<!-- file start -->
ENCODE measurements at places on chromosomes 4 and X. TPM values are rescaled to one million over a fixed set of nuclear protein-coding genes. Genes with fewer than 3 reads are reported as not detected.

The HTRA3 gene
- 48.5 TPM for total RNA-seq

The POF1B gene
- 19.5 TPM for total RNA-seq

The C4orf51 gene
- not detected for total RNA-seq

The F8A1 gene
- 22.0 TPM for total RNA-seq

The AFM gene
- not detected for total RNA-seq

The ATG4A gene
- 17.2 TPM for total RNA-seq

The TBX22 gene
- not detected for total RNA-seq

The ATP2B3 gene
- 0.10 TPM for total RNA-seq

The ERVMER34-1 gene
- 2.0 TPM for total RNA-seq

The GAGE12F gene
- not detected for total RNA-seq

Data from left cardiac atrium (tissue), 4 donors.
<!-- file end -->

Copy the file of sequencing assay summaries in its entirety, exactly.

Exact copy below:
ENCODE measurements at places on chromosomes 4 and X. TPM values are rescaled to one million over a fixed set of nuclear protein-coding genes. Genes with fewer than 3 reads are reported as not detected.

The HTRA3 gene
- 48.5 TPM for total RNA-seq

The POF1B gene
- 19.5 TPM for total RNA-seq

The C4orf51 gene
- not detected for total RNA-seq

The F8A1 gene
- 22.0 TPM for total RNA-seq

The AFM gene
- not detected for total RNA-seq

The ATG4A gene
- 17.2 TPM for total RNA-seq

The TBX22 gene
- not detected for total RNA-seq

The ATP2B3 gene
- 0.10 TPM for total RNA-seq

The ERVMER34-1 gene
- 2.0 TPM for total RNA-seq

The GAGE12F gene
- not detected for total RNA-seq

Data from left cardiac atrium (tissue), 4 donors.